Hearing Impairment, Social Networks, and Coping: The Need for Families with Hearing-Impaired Children to Relate to Other Parents and to Hearing-Impaired Adults

Article excerpt

For a report on the stress experiences of parents with hearingimpaired children in Germany, 317 parents completed a survey on how their families communicate and socialite, among other issues. The report focuses on how contacts with other parents and with hearing-impaired adults affect stress experiences, in the context of the child's hearing status and the means of communication. Parents who frequently meet with other parents show evidence of a warm, accepting, trusting relationship with their child. Parents who have many contacts with hearing-impaired adults show evidence of a strong sense of competence in regard to their child's upbringing. The findings confirm the implication found in most reports describing empirical studies. Social support is to be regarded as a cornerstone of psychosocial intervention and has to play as great a role as possible in institutional programs.

In German-speaking countries, empirical research on socialization processes within the family has not been considered very relevant by experts on deaf education. Especially in Germany, the "right access" to the child is being sought once again with great zeal. The family of the child with impaired hearing mainly has to support those processes that, from an educational viewpoint, seem necessary. Thanks to introduction of cochlear implantation in the 1980s, a new dimension has been added to the harsh discussions pitting the oral/aural method against the bilingual method. Many a teacher of the Deaf, hoping this will provide a definitive solution to the question of signing, consequently eagerly follows this new way.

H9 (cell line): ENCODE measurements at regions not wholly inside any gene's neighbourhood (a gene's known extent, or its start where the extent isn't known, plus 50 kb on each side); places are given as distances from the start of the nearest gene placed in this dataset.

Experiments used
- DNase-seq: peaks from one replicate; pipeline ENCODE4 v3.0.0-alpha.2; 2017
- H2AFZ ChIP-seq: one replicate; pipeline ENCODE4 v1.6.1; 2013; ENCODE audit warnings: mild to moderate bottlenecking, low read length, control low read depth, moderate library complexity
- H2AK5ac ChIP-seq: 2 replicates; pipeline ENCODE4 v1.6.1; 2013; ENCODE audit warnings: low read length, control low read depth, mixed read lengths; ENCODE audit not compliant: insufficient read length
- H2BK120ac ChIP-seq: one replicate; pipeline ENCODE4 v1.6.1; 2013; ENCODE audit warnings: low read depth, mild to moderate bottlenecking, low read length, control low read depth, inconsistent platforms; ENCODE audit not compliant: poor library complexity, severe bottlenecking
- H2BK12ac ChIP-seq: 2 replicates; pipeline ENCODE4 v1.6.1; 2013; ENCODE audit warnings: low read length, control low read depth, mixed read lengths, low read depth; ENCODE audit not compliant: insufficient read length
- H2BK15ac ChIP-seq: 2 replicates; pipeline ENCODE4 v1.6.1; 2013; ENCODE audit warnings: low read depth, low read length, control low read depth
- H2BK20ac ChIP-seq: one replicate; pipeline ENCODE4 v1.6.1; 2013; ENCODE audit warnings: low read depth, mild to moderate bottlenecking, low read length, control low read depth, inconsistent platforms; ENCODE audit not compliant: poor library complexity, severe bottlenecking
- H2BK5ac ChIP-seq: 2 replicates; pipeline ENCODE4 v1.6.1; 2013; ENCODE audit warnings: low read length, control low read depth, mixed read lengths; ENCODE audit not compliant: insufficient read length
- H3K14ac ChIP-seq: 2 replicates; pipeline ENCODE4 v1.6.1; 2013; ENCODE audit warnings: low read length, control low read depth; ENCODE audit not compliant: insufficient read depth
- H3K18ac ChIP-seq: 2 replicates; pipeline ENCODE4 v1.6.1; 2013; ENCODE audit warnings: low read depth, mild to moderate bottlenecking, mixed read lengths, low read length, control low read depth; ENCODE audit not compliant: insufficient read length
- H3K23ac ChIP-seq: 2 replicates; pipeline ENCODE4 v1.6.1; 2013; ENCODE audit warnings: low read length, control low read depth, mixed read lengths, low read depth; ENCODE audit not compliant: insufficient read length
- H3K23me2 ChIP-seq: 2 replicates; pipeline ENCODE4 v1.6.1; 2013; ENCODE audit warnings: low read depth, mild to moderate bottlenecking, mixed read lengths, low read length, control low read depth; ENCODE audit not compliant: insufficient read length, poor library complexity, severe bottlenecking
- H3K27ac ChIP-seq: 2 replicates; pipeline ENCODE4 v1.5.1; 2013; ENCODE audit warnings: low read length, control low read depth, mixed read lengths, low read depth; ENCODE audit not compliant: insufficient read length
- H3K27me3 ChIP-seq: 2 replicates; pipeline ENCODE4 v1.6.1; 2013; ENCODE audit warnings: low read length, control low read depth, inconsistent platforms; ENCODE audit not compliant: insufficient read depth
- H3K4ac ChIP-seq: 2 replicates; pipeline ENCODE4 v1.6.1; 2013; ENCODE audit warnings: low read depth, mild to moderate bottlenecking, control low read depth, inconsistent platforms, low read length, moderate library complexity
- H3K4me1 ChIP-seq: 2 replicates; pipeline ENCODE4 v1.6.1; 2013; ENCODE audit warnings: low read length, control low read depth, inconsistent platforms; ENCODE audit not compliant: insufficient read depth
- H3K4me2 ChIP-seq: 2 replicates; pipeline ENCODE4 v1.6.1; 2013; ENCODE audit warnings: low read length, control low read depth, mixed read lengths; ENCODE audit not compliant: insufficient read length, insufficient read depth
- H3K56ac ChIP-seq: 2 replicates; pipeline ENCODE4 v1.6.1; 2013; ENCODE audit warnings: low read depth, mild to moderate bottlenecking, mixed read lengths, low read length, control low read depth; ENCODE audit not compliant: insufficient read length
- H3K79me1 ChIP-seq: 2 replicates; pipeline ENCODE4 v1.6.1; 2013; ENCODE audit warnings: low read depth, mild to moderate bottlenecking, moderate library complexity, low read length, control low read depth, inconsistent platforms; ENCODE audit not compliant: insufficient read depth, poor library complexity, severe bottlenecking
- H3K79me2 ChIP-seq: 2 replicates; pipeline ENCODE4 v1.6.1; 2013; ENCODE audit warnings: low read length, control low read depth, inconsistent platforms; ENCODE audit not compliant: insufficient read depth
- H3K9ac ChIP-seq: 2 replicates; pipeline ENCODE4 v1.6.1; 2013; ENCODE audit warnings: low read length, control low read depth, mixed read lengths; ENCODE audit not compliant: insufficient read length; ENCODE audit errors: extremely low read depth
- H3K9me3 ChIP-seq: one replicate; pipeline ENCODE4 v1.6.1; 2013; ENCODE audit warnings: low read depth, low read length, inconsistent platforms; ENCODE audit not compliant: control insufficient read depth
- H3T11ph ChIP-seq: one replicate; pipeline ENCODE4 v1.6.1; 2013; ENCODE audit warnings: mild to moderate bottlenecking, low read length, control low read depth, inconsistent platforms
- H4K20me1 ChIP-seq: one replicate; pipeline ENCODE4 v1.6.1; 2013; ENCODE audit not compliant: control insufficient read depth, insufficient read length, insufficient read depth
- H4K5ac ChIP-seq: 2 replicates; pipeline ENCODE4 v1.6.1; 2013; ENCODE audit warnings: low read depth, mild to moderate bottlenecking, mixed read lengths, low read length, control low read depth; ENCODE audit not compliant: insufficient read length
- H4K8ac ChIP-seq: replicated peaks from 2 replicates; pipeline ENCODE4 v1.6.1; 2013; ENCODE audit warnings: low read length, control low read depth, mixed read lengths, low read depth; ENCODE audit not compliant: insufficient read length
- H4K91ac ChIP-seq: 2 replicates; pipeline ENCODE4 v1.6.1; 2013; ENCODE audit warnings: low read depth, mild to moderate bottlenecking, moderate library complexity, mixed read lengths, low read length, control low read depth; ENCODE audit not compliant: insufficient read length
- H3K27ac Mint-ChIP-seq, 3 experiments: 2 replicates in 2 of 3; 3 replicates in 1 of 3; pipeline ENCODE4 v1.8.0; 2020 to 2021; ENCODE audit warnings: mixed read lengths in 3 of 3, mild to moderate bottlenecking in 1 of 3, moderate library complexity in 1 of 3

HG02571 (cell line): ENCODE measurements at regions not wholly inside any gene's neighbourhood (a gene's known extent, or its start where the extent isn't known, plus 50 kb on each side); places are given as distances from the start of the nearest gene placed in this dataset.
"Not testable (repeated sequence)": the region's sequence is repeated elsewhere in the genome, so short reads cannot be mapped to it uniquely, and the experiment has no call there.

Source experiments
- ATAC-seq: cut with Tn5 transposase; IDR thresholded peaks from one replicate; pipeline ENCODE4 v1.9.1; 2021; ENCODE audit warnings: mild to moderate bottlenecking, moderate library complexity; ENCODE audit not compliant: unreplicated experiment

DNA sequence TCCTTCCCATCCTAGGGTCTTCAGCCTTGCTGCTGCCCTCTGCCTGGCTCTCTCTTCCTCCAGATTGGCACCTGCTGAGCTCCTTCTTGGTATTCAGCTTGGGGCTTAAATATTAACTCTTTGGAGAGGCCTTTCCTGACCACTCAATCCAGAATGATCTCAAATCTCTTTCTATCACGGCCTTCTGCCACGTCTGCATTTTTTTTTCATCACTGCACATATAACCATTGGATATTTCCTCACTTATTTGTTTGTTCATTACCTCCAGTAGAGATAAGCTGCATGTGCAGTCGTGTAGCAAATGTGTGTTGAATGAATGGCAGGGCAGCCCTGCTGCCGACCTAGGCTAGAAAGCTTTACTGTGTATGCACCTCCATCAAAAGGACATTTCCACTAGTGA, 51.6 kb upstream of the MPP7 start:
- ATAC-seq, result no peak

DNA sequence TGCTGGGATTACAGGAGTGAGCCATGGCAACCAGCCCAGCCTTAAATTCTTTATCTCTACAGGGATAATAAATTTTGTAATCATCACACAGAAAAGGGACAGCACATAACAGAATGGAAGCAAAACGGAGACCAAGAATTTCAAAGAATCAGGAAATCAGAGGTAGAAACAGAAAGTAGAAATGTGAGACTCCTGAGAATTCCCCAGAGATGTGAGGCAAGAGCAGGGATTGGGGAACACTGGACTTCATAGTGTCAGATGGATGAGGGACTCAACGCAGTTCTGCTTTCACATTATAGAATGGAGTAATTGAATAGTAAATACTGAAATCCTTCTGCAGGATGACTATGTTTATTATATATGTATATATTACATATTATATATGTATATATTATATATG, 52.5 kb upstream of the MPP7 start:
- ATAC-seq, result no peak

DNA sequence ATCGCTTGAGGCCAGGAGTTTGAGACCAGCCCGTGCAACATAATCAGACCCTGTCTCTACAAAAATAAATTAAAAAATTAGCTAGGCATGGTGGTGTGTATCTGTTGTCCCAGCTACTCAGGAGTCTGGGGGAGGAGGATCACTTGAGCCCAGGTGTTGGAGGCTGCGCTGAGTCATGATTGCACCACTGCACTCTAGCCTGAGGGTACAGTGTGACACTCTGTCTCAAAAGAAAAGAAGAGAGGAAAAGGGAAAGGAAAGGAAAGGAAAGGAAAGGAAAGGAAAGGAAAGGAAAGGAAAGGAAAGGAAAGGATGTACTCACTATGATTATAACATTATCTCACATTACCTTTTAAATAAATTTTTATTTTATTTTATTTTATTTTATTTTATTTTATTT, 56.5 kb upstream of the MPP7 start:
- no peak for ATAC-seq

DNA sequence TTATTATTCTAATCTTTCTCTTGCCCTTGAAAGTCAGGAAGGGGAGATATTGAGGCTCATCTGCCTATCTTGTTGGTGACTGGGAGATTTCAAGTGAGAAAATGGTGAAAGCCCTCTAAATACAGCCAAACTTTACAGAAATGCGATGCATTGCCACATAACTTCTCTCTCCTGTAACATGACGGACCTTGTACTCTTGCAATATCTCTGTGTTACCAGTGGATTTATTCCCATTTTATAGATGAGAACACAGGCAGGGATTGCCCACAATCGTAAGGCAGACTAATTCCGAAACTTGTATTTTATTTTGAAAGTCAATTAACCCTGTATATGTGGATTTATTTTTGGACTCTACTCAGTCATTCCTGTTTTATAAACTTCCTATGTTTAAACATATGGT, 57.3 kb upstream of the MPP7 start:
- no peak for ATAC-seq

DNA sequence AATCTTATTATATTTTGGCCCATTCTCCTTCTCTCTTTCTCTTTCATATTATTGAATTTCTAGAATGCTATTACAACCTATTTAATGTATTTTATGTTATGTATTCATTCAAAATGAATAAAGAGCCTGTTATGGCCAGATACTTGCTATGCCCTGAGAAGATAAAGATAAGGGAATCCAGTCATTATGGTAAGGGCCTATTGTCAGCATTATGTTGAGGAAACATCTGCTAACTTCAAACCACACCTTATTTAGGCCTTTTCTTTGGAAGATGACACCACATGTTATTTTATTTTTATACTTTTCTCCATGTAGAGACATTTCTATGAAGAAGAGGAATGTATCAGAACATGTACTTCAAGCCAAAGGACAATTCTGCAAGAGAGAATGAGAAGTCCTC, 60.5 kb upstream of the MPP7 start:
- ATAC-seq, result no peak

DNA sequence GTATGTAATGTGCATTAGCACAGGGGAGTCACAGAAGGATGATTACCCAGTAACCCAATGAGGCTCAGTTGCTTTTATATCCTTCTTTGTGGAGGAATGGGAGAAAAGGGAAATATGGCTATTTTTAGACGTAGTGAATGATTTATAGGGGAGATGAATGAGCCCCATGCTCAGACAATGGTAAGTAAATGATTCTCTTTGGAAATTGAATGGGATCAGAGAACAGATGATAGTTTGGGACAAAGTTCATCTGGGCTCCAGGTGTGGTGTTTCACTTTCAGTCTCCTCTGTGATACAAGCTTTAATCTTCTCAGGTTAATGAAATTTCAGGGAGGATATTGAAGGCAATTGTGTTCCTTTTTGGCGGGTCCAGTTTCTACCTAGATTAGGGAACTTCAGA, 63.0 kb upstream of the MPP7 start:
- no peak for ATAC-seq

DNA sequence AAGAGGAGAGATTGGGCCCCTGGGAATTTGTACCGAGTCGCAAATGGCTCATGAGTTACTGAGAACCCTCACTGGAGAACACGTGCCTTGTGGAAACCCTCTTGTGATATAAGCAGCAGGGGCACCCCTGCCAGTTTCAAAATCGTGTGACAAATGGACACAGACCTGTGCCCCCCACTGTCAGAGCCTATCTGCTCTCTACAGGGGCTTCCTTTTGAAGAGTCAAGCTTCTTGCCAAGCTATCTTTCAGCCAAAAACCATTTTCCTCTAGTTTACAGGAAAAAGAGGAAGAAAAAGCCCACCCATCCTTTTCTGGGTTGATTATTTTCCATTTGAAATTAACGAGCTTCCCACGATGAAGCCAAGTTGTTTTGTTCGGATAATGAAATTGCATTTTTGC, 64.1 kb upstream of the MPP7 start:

For a thorough analysis of the parents' psychological situation, an unbiased view is essential. Such an analysis would have to describe relevant variables of socialization processes within the family, not neglecting a complex, socioecologically oriented paradigm of stress and coping. This way, central aspects of child development could be freed from the discussion of methods.

My associates and I carried out a major survey on parent stress involving 317 families with hearing-impaired children. We linked it to a several variables that we feel affect the process of coping with stress (cf. Hintermair & Horsch, 1998). In the process, we also asked about the parents' contacts both with other parents and with hearing-impaired adults. Thus, we hoped to get insights that-put on empirical grounds-might help to enrich contact with the child and his or her family by means of a new dimension coined through socialization theory, rather than simply go for educational necessities.

When one considers the findings of recent research in areas such life events, coping, and social supports, it becomes clear that the complex of social resources lies at the heart of any theory on socialization. As Nestmann (1996) points out, being part of a social network that functions without conflict (cf. Barrera, 1981; Billings & Moss, 1984) and, above all, with emotional support (Brown & Harris, 1978; Thoits, 1985; Vaux, 1988) makes all the difference when one is trying to cope with stress. Social support is particularly necessary when it comes to finding out about one's own convictions and opinions when faced with a difficult life event, and to correcting or confirming them, as need be. It is because of this that social networks will always function as "identity workshops" (cf. Stark, 1996), which contribute to the development of personal identity patterns even under extraordinarily difficult conditions. Doing so, they play a vital part in maintaining social identity in times of crisis. Welcoming people into this social network who can truly share their experiences relating to critical life events therefore becomes the task at hand.

Relevant Conceptional Distinctions

The Social Network and Social Support

In the literature, the concepts of the social network and social support are often used to mean the same thing, a practice that has drawn criticism from Ulich (1987) and Van Aken, Coleman, and Cotterell (1994). …